At MedStar Georgetown Transplant Institute, our specialists are experts in treating patients with diseases of the liver, pancreas, kidneys, and small bowel. Because of the nature of these diseases, transplantation is sometimes the best hope for a cure. Our transplant teams are known for their national success rates, history of innovation, cohesive teamwork, and family-friendly approach to the transplantation process. Learn more about our transplant centers and programs.
Our doctors offer innovative treatments and access to clinical trials for patients with a wide range of conditions that may lead to transplantation, including:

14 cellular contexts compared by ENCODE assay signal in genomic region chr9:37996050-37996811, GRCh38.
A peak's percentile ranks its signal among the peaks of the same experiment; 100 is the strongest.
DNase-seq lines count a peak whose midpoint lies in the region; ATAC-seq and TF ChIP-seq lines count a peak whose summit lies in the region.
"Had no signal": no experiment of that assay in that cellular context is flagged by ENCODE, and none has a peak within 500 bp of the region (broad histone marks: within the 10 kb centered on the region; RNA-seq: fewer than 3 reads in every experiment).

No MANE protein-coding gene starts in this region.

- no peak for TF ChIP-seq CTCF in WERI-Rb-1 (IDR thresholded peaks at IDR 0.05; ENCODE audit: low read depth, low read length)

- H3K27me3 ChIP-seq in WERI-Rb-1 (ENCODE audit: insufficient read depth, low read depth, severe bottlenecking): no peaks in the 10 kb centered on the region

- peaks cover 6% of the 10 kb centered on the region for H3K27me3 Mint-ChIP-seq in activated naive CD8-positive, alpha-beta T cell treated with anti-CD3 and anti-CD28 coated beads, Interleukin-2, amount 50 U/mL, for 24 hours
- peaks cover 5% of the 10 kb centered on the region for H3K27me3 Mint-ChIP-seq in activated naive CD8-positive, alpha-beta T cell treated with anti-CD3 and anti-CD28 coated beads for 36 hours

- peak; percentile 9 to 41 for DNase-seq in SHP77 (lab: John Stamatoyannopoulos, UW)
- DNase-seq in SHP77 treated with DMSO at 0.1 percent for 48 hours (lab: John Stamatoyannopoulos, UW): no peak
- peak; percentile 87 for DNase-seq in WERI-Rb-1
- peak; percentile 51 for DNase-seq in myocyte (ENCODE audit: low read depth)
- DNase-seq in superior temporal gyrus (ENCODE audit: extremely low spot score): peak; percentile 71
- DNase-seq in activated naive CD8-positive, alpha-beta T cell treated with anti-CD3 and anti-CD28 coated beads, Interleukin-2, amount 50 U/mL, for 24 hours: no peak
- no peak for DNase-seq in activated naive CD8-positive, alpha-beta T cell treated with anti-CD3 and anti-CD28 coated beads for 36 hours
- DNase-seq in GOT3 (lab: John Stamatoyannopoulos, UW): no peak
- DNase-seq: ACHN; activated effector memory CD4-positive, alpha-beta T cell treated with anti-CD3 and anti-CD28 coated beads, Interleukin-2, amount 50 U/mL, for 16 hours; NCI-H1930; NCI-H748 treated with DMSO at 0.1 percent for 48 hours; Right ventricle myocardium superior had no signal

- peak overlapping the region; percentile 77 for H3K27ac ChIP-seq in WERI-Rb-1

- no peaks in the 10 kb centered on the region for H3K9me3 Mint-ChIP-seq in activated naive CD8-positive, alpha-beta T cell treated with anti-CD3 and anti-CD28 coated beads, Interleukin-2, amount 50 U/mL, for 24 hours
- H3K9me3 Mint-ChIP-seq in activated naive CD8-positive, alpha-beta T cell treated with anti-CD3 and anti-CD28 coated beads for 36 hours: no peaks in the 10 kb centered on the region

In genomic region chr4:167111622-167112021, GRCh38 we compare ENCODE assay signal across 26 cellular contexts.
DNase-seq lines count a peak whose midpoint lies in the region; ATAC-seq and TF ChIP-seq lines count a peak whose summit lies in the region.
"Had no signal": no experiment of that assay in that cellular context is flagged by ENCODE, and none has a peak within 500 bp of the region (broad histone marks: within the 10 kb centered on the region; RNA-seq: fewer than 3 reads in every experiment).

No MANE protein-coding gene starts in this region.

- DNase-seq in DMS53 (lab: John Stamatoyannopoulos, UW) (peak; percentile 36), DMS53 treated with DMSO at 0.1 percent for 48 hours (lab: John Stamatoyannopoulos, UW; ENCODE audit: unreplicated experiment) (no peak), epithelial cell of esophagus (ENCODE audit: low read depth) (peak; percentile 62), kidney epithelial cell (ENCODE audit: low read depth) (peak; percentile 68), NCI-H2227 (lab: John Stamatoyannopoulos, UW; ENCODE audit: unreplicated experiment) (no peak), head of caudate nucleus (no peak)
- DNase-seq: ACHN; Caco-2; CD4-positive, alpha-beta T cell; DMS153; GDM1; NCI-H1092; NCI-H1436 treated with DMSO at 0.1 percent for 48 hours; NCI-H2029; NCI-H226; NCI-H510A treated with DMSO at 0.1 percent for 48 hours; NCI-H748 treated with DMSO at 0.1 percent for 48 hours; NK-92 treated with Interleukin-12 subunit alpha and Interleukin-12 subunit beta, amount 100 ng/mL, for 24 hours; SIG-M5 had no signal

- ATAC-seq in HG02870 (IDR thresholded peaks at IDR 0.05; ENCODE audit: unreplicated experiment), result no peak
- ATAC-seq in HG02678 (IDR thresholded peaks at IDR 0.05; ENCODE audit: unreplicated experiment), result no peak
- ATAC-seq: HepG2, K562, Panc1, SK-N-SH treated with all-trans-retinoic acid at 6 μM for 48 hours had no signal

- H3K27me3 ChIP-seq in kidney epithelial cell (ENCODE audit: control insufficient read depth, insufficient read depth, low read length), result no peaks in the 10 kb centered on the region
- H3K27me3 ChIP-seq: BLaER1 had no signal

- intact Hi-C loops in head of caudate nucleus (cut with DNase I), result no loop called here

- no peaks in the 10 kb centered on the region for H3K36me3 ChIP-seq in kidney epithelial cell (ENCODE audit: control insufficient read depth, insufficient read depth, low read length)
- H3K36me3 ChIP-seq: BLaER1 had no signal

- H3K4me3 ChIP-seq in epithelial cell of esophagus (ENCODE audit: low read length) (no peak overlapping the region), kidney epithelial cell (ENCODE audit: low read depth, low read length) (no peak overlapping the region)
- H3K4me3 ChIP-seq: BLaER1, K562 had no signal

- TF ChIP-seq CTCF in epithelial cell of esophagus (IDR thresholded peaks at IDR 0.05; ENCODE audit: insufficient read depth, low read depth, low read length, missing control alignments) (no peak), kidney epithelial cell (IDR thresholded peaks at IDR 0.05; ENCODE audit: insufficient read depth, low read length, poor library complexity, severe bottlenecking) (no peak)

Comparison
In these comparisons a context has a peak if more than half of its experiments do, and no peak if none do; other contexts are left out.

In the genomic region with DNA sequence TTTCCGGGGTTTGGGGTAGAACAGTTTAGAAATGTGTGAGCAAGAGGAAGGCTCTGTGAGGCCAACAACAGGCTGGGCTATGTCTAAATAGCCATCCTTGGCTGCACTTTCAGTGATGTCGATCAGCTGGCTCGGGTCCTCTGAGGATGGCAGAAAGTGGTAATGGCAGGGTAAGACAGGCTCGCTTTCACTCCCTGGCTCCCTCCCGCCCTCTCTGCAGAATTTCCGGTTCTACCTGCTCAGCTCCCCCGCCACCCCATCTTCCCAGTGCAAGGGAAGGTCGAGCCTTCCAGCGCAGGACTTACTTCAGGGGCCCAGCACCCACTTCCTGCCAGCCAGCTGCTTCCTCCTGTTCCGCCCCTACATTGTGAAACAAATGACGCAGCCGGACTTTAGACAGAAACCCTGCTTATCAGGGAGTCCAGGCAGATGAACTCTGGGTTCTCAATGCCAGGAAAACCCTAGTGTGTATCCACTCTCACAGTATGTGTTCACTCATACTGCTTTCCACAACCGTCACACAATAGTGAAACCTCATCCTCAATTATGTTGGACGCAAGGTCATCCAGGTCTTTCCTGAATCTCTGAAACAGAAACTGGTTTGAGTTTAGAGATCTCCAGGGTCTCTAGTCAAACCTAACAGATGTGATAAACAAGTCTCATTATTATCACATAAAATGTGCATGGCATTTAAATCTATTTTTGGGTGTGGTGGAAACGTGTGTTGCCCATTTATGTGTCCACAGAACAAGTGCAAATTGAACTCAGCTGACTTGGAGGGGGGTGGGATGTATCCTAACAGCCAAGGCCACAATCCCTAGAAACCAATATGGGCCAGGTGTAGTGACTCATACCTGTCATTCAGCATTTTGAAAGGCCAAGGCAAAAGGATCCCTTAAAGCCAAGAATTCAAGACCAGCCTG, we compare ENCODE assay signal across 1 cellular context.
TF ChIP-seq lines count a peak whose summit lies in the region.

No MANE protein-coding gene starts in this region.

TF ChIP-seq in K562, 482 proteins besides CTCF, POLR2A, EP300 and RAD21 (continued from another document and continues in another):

Diabetes is a disease in which the body does not produce or properly use insulin. Insulin is a hormone that is needed to convert sugar, starches, and other food into energy needed for daily life. The cause of diabetes is unknown, although both genetics and environmental factors such as obesity and lack of exercise appear to play roles.
The two major forms of diabetes are:
- Type 1: previously called insulin-dependent diabetes mellitus (IDDM) or juvenile-onset diabetes. If you have type 1 diabetes, your body doesn’t not produce insulin. The condition can severely damage the kidneys and pancreas.
- Type 2: previously called non-insulin-dependent diabetes mellitus (NIDDM) or maturity-onset diabetes. Type 2 diabetes (the most common form of diabetes, accounting for 90 of 95 percent of cases) occurs when your body fails to use insulin properly. When suffering from this condition the body does not respond properly to insulin, a condition known as insulin resistance. Insulin is a hormone produced by the pancreas that regulates how the body converts glucose (sugar) into energy.